Harland Adams of Marshall has stepped forward to claim a $1 million N.C. Education Lottery prize he won with a scratch-off ticket he bought at a CitiStop convenience store near Weaverville on Christmas Eve. I reported here that convenience store employees and patrons exploded in cheers of joy when Adams scratched off the ticket it and then presented it to a cashier. Here’s the press release on the Christmas Eve lottery winner:
Harland Adams of Marshall is starting 2014 with a $1 million win in the N.C. Education Lottery.
Adams, who travels from his small mountain town to fight forest fires across the U.S., scratched his way to the top prize of the Holiday Gold game on Christmas Eve at the Citistop on Weaverville Highway in Asheville. His win touched off a celebration at the store that “busted my eardrums,” he said.
Adams waited till the new year to claim his prize and said he had no immediate plans for the money. “I’m going to try to put it to good use,” he said.
Adams said the win comes at a good time because his 1983 Ford 150 was getting a little old. “My old truck still runs pretty good,” he said. “If it gets me home, I’m OK. If it makes me walk, I’ll get a new one.”
Top prize winners in the Holiday Gold game can elect to receive annual payments of $50,000 for 20 years or take a lump sum cash option of $600,000. Adams chose the cash option and received a check for $415,203 after state and federal taxes were withheld.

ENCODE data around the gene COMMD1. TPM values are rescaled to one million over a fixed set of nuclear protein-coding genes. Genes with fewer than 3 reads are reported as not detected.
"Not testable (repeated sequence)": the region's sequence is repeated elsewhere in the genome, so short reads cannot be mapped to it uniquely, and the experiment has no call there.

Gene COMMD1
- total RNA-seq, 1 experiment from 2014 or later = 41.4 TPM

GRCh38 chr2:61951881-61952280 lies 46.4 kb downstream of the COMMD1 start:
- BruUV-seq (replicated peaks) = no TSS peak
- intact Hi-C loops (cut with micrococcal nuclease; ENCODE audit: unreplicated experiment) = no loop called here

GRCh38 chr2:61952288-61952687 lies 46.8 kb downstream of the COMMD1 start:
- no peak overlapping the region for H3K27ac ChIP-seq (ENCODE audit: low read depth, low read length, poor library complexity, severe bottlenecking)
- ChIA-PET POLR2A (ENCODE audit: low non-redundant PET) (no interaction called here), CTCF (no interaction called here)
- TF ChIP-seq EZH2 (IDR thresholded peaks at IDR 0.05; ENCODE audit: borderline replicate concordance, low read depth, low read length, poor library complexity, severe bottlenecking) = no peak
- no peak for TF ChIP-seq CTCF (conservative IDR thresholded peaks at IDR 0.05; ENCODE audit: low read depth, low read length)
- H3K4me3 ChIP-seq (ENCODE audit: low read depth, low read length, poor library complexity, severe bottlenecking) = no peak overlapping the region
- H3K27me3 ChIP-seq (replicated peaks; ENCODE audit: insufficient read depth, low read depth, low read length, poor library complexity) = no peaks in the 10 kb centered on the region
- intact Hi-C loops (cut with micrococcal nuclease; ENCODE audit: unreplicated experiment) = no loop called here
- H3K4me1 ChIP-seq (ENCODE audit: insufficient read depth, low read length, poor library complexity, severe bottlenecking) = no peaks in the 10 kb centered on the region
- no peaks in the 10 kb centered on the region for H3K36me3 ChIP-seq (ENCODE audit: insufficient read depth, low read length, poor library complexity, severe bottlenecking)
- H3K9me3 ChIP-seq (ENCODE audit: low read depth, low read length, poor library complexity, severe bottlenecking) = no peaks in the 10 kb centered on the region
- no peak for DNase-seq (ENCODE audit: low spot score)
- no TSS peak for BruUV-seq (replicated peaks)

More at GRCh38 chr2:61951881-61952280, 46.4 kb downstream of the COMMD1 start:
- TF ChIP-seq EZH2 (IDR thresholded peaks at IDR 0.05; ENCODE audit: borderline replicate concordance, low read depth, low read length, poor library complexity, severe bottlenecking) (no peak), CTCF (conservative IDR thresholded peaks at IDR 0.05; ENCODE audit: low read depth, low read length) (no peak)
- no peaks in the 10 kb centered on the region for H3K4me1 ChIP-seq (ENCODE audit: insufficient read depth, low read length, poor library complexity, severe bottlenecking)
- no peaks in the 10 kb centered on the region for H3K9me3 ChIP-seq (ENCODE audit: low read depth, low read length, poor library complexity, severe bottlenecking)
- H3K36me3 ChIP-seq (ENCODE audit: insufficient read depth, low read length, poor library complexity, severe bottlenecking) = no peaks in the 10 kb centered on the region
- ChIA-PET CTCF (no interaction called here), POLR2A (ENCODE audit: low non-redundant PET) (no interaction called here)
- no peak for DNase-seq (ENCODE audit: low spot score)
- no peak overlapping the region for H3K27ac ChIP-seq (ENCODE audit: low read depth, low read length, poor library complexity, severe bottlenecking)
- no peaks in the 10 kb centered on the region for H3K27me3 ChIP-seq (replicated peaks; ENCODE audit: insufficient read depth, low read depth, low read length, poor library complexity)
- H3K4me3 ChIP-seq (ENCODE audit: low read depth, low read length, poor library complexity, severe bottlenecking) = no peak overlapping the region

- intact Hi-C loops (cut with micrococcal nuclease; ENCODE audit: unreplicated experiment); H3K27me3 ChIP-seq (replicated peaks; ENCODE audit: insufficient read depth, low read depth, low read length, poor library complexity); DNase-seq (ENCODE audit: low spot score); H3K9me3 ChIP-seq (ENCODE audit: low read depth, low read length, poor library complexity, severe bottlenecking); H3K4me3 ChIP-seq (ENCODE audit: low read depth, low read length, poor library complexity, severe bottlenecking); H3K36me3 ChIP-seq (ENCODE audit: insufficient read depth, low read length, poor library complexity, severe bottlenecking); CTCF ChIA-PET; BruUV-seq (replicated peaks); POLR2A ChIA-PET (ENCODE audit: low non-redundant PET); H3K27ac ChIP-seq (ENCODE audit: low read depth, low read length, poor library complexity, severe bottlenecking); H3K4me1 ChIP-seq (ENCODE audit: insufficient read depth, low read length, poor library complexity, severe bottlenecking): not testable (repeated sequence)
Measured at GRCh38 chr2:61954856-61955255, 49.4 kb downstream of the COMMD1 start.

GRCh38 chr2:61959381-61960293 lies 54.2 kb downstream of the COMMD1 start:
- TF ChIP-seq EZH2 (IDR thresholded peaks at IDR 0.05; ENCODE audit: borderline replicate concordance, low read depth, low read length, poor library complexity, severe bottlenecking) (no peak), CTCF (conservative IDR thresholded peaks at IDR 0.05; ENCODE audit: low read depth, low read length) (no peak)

Adams was one of the first big lottery winners of the new year to benefit from lower state income tax rates. Under state law, the lottery now withholds 5.8 percent of prizes that are $600 or greater for state incomes taxes. Previously, the lottery withheld 7 percent. The withholding rate for federal taxes, which is applied to prizes $5,000 or greater, remains at 25 percent.
The change means that all lottery winners of $600 or more will take home more of their winnings. For Adams, the change meant an additional $7,200.
As of September 2013, the lottery has raised more than $3 billion to support education programs. Lottery dollars support teachers’ salaries in grades K-3, school construction and repair projects, prekindergarten programs for at-risk four-year-olds, need-based college scholarships and financial aid and digital learning initiatives.
I hope this isn’t a dumb question, but I would’ve figured the lump sum of $600,000 already had the taxes taken out. Not that $412,000 is anything to scoff at, but that’s a big, big chunk of his prize taken away.